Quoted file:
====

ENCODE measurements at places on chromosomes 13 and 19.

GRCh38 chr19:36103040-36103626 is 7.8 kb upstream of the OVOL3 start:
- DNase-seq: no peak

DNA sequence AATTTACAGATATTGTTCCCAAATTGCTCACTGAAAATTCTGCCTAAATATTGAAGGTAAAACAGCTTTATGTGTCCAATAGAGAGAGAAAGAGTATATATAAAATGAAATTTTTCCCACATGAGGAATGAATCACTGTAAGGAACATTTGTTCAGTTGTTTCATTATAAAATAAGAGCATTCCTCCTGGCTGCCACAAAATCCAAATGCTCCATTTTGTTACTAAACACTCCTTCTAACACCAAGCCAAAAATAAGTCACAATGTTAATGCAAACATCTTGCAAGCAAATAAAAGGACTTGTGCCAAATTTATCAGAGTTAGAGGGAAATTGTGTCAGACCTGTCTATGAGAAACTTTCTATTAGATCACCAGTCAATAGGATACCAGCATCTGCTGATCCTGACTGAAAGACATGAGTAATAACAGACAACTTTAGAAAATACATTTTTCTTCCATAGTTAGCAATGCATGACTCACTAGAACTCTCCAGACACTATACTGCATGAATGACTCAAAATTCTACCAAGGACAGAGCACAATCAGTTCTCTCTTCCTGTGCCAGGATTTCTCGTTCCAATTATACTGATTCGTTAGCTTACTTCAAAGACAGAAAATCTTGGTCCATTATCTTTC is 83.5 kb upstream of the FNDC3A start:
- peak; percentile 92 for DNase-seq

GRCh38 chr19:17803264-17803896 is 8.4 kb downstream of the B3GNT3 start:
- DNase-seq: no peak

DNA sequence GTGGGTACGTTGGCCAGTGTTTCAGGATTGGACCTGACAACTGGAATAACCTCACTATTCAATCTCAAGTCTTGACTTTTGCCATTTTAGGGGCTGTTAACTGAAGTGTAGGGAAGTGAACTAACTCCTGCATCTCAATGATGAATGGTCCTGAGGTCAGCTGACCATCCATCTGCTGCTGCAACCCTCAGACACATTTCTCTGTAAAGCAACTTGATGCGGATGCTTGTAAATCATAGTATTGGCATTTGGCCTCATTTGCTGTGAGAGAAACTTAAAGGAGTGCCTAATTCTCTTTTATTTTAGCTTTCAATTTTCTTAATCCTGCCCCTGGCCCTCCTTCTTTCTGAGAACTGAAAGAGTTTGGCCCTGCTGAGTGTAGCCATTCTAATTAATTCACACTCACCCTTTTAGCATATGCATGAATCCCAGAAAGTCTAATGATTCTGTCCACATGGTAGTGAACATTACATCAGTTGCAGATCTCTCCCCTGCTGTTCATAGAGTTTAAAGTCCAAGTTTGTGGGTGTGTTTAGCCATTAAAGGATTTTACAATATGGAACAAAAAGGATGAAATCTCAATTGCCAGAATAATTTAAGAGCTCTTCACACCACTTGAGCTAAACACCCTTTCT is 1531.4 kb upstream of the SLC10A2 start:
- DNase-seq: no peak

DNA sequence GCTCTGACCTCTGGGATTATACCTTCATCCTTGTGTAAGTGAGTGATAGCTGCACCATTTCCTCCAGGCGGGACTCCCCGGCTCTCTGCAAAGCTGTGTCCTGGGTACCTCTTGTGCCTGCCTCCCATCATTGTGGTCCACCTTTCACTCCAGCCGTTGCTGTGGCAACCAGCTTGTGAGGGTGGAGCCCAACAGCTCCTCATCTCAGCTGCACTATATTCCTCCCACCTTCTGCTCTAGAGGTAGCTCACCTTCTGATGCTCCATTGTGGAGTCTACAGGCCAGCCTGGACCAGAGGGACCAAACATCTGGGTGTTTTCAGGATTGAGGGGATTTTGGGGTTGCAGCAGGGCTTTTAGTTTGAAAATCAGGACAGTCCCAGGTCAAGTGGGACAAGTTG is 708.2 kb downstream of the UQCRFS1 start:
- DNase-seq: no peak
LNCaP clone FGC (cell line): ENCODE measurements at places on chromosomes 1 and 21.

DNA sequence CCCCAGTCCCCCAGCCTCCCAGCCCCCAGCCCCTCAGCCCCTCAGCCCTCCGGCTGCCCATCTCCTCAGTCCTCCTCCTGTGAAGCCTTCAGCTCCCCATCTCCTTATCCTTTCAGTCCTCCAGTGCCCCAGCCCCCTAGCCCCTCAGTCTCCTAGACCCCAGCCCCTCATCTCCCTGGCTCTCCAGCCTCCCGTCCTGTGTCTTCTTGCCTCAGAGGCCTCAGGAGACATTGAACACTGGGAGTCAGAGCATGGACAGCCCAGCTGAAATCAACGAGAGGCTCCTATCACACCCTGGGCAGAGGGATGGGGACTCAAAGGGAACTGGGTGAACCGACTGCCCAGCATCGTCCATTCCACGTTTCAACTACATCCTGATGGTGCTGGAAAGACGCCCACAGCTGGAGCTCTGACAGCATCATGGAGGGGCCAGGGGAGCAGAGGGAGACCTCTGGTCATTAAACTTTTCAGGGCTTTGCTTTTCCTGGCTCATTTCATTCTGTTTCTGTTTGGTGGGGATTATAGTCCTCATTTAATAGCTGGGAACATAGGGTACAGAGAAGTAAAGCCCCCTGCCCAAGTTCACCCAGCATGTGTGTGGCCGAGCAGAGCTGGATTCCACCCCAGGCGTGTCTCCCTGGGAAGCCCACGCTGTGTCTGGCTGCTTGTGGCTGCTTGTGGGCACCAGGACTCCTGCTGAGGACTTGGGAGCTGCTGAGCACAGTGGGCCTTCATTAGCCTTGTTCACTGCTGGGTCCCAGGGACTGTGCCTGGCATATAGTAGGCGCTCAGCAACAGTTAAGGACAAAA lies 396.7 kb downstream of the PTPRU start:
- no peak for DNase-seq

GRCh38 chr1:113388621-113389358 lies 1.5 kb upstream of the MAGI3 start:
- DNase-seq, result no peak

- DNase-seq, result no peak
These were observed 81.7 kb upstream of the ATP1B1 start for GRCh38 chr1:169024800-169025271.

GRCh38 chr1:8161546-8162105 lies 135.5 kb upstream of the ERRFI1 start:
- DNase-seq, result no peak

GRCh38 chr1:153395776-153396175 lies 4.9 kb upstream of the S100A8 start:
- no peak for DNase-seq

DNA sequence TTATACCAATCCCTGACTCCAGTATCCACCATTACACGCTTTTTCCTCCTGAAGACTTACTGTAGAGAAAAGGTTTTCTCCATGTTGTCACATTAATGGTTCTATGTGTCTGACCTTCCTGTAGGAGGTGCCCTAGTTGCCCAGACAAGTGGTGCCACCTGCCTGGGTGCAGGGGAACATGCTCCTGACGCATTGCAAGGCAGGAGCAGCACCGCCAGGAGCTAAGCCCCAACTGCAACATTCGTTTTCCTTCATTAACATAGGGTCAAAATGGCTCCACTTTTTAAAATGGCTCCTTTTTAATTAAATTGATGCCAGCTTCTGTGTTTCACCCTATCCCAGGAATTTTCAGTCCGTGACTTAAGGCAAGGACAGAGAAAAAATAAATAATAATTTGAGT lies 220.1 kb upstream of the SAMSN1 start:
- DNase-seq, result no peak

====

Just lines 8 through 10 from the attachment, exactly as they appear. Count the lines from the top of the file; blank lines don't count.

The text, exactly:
DNA sequence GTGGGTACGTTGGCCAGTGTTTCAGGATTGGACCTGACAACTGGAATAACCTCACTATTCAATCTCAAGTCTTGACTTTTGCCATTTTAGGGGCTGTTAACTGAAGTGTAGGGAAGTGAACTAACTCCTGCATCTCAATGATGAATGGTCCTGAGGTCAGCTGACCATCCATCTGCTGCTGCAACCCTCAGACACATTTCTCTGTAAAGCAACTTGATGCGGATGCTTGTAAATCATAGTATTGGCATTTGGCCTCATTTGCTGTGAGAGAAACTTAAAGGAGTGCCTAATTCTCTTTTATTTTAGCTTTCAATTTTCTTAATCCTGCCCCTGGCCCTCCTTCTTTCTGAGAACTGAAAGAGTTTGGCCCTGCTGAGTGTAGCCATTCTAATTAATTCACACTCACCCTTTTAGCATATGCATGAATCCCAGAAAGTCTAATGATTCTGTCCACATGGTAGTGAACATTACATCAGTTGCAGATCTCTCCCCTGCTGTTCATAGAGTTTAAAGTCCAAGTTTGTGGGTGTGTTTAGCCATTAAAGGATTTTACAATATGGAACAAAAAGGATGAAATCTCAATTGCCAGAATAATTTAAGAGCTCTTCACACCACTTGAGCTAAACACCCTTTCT is 1531.4 kb upstream of the SLC10A2 start:
- DNase-seq: no peak

DNA sequence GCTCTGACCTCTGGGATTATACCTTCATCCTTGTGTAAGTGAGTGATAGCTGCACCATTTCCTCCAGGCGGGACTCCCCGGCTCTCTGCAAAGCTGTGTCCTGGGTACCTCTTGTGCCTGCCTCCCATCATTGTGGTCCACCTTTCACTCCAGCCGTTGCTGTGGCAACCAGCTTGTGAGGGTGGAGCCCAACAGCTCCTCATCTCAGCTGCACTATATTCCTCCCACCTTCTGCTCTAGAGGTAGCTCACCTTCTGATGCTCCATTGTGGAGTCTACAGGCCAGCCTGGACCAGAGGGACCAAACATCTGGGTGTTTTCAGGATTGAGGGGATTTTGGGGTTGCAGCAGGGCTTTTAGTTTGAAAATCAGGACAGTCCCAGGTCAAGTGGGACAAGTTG is 708.2 kb downstream of the UQCRFS1 start: